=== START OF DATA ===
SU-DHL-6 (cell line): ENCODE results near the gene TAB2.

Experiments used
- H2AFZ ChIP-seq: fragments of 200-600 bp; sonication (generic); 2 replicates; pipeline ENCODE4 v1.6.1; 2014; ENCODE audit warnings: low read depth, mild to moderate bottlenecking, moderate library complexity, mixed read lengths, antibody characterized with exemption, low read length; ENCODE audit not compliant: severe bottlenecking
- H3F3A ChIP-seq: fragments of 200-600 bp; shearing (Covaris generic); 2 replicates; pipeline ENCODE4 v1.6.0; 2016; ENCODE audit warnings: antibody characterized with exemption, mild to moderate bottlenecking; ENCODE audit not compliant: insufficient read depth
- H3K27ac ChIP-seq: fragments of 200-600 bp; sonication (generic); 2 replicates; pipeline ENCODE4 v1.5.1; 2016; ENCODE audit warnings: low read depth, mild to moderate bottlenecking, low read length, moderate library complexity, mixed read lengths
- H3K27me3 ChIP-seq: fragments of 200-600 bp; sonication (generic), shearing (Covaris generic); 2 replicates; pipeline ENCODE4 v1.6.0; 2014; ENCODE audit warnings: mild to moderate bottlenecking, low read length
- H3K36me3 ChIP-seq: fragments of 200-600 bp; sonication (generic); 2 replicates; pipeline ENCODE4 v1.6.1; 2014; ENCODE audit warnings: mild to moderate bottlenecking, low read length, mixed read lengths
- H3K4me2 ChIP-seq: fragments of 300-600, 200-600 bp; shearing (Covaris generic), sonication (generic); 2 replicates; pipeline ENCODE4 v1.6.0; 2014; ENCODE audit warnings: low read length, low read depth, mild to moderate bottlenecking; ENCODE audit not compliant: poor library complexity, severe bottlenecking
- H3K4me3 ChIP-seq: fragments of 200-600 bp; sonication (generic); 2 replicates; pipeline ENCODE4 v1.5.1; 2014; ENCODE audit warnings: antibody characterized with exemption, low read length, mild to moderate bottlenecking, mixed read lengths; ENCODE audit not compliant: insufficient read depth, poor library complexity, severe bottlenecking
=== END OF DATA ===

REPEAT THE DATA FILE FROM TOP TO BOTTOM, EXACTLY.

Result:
SU-DHL-6 (cell line): ENCODE results near the gene TAB2.

Experiments used
- H2AFZ ChIP-seq: fragments of 200-600 bp; sonication (generic); 2 replicates; pipeline ENCODE4 v1.6.1; 2014; ENCODE audit warnings: low read depth, mild to moderate bottlenecking, moderate library complexity, mixed read lengths, antibody characterized with exemption, low read length; ENCODE audit not compliant: severe bottlenecking
- H3F3A ChIP-seq: fragments of 200-600 bp; shearing (Covaris generic); 2 replicates; pipeline ENCODE4 v1.6.0; 2016; ENCODE audit warnings: antibody characterized with exemption, mild to moderate bottlenecking; ENCODE audit not compliant: insufficient read depth
- H3K27ac ChIP-seq: fragments of 200-600 bp; sonication (generic); 2 replicates; pipeline ENCODE4 v1.5.1; 2016; ENCODE audit warnings: low read depth, mild to moderate bottlenecking, low read length, moderate library complexity, mixed read lengths
- H3K27me3 ChIP-seq: fragments of 200-600 bp; sonication (generic), shearing (Covaris generic); 2 replicates; pipeline ENCODE4 v1.6.0; 2014; ENCODE audit warnings: mild to moderate bottlenecking, low read length
- H3K36me3 ChIP-seq: fragments of 200-600 bp; sonication (generic); 2 replicates; pipeline ENCODE4 v1.6.1; 2014; ENCODE audit warnings: mild to moderate bottlenecking, low read length, mixed read lengths
- H3K4me2 ChIP-seq: fragments of 300-600, 200-600 bp; shearing (Covaris generic), sonication (generic); 2 replicates; pipeline ENCODE4 v1.6.0; 2014; ENCODE audit warnings: low read length, low read depth, mild to moderate bottlenecking; ENCODE audit not compliant: poor library complexity, severe bottlenecking
- H3K4me3 ChIP-seq: fragments of 200-600 bp; sonication (generic); 2 replicates; pipeline ENCODE4 v1.5.1; 2014; ENCODE audit warnings: antibody characterized with exemption, low read length, mild to moderate bottlenecking, mixed read lengths; ENCODE audit not compliant: insufficient read depth, poor library complexity, severe bottlenecking